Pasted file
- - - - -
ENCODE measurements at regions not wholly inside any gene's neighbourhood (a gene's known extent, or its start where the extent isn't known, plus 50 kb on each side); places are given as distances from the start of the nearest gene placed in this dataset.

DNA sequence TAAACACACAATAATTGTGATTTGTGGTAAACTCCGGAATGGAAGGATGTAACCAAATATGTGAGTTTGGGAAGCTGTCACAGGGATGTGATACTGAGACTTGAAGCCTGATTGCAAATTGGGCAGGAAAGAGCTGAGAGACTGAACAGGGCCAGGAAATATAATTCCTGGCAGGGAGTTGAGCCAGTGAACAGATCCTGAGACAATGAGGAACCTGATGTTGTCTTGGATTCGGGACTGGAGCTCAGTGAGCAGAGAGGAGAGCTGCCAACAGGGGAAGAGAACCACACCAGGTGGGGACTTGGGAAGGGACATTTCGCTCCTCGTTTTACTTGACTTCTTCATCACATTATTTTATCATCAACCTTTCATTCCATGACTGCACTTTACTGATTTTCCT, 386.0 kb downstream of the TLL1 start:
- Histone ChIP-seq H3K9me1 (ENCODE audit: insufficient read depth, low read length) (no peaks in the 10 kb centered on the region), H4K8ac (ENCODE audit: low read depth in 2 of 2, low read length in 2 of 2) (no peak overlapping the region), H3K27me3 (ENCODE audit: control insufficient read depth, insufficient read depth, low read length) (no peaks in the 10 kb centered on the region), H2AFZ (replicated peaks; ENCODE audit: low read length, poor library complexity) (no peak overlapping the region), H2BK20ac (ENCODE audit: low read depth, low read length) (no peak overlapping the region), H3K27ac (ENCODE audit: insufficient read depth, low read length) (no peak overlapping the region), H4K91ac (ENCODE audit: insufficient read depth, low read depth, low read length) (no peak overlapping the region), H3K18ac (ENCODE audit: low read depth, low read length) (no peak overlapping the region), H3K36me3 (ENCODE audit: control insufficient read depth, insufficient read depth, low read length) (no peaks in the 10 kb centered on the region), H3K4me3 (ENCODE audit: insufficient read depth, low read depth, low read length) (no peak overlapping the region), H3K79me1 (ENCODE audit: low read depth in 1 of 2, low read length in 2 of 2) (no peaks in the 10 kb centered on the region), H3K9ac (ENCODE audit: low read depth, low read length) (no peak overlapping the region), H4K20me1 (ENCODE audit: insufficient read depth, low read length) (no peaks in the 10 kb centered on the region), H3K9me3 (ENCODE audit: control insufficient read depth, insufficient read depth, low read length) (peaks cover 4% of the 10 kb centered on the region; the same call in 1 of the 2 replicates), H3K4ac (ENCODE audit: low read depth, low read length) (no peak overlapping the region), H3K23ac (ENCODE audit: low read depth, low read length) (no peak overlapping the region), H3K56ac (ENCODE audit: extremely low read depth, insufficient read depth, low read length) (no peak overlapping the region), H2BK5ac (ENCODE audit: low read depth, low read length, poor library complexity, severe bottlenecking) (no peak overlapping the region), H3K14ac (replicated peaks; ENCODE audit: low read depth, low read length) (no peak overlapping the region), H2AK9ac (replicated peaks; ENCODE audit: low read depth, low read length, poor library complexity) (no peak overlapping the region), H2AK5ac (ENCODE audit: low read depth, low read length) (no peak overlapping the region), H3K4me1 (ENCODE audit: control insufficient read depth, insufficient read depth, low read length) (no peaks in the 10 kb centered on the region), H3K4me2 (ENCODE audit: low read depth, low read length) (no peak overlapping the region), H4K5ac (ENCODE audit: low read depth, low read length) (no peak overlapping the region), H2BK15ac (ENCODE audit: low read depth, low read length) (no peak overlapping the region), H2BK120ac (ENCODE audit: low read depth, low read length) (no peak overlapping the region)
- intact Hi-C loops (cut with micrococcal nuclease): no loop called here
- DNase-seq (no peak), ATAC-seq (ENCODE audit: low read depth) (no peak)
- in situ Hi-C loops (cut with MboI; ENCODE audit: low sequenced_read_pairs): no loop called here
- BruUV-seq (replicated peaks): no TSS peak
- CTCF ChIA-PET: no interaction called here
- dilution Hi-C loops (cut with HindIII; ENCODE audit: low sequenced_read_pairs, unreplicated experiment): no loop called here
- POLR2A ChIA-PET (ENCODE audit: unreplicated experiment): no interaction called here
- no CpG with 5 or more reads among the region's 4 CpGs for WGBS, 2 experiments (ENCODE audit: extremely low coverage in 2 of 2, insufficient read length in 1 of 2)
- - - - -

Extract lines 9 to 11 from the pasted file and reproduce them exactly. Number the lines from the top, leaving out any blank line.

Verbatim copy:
- dilution Hi-C loops (cut with HindIII; ENCODE audit: low sequenced_read_pairs, unreplicated experiment): no loop called here
- POLR2A ChIA-PET (ENCODE audit: unreplicated experiment): no interaction called here
- no CpG with 5 or more reads among the region's 4 CpGs for WGBS, 2 experiments (ENCODE audit: extremely low coverage in 2 of 2, insufficient read length in 1 of 2)